Last year, at Conestoga College, a group of students from the Manufacturing Engineering Welding and Robotics Program worked on a research project focused on determining whether it was possible to do Wire Arc Additive Manufacturing.
One year later, Ian Baxter & Tristan Danzinger, Conestoga College students from the same program, had an interest in a fairly new technology that has been revolutionizing manufacturing and welding processes around the globe: Offline Robotic Programming (OLP)
Ian and Tristan took the previous welding process and parameter research on additive manufacturing and changed how the robot was programmed. The tech project was extended to determine how much easier it would be to use offline programming software to perform Wire Arc Additive Manufacturing using OCTOPUZ Offline Robotic Programming and Simulation Software.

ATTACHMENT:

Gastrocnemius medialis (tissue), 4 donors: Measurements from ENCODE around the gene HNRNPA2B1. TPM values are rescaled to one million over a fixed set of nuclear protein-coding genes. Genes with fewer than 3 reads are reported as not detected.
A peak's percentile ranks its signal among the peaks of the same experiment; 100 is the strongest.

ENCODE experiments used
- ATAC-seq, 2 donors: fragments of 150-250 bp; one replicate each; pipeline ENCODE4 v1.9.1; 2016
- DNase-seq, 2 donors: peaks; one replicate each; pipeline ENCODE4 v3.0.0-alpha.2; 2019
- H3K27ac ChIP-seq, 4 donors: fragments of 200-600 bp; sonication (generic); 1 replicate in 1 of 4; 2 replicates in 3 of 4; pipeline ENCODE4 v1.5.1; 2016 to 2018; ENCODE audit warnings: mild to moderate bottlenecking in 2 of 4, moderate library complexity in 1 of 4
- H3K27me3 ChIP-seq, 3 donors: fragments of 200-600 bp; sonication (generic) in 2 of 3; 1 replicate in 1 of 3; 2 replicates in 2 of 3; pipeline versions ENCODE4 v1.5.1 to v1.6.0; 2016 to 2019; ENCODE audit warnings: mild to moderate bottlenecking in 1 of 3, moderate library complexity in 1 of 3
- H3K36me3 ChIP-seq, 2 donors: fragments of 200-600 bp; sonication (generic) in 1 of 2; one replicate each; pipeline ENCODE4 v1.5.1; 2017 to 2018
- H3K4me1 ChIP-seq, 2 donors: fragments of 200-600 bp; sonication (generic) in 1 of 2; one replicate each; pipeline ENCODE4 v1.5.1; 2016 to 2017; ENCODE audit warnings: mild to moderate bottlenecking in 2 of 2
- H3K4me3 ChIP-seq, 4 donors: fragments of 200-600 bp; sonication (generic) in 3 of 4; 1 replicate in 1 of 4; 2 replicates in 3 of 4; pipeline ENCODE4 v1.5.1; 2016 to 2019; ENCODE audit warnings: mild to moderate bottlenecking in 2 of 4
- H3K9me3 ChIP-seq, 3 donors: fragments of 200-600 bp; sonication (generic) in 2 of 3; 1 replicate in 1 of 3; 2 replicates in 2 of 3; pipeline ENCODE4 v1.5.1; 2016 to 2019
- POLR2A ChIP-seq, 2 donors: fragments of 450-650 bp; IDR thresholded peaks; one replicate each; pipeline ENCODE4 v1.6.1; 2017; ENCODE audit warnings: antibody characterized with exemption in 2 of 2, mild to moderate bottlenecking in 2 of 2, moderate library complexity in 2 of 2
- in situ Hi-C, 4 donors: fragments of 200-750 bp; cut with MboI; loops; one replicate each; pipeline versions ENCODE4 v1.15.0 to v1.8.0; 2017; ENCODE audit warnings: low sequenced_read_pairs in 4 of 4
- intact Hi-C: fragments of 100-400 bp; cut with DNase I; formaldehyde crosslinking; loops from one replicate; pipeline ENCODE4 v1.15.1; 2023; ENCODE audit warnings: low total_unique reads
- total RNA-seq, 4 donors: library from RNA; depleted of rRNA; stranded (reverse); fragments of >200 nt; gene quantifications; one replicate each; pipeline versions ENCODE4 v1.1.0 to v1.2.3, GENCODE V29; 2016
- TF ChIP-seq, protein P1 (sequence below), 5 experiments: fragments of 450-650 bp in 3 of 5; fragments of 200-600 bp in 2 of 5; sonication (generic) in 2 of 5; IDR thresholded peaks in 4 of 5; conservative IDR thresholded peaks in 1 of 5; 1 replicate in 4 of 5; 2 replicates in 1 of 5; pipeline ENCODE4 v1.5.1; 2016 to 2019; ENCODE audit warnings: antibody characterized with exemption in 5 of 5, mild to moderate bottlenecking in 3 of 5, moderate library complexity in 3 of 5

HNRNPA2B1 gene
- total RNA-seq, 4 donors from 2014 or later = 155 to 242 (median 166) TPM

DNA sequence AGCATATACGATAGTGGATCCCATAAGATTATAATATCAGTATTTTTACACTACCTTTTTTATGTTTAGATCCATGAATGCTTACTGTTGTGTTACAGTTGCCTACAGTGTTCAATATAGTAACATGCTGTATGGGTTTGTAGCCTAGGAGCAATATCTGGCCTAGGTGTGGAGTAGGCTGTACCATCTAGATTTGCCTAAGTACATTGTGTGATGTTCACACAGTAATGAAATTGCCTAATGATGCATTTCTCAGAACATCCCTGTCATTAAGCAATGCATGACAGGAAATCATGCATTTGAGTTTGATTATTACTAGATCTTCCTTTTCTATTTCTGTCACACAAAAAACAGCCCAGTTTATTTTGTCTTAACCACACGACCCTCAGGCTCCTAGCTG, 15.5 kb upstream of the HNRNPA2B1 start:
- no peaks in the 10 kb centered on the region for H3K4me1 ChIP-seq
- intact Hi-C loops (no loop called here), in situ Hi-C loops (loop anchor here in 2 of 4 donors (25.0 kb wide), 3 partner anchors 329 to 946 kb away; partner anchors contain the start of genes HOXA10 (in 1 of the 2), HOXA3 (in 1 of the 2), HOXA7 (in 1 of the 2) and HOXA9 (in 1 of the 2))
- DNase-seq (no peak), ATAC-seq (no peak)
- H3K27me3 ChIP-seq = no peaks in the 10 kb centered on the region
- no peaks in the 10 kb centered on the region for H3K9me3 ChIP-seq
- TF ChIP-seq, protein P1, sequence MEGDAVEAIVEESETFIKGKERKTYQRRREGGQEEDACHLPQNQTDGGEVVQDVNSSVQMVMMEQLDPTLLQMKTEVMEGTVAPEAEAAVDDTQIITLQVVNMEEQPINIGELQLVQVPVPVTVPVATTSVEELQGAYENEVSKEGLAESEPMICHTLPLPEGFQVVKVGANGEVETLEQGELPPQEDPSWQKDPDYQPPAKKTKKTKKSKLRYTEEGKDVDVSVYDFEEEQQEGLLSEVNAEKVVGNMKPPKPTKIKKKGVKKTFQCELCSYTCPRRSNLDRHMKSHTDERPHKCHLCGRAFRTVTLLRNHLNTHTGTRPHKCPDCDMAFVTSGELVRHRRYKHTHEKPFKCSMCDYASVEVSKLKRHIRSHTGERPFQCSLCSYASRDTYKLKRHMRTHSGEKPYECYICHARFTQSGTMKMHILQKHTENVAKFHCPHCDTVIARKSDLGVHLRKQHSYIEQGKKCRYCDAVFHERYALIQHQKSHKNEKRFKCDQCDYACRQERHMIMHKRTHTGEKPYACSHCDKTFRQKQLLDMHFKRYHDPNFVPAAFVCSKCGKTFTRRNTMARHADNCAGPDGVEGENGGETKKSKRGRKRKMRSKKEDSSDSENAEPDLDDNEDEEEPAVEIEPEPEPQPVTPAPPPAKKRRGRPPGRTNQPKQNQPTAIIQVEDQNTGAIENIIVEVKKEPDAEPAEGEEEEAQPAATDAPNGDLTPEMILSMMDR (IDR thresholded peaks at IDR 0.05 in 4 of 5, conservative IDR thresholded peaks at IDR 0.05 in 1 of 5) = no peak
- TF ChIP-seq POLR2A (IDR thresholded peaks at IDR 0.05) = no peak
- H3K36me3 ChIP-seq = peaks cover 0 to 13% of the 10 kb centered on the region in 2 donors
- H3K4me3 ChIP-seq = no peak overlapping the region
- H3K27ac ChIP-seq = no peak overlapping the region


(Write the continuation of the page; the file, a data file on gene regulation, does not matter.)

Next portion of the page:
This project utilized a FANUC ARC Mate 100iC with a Lincoln Electric power supply and welding equipment. As it pertains to software, Ian and Tristan used Solidworks to create the part, Slic3r to slice the part and create the G-Code, and OCTOPUZ to interpret the code generated by Slic3r and post the code to the robot.
When asked about their final findings, Ian and Tristan explained their shortfalls and their successes.
Both students expressed the value of the inclusion of this project in their program’s curriculum. Not only did they employ their project management, time management, and teamwork skills but they were exposed to what it is like to work with a sponsor and an external party. This research project allowed the students the opportunity to explore their interests and work on something independent from other groups in the program.
In addition, we asked Tristan and Ian about their post-graduate plans to which they both expressed an interest in working in the robotics field and are both avidly looking for the perfect fit for their future.
The OCTOPUZ Team would like to thank Ian and Tristan for their hard work and wish them the best with their future!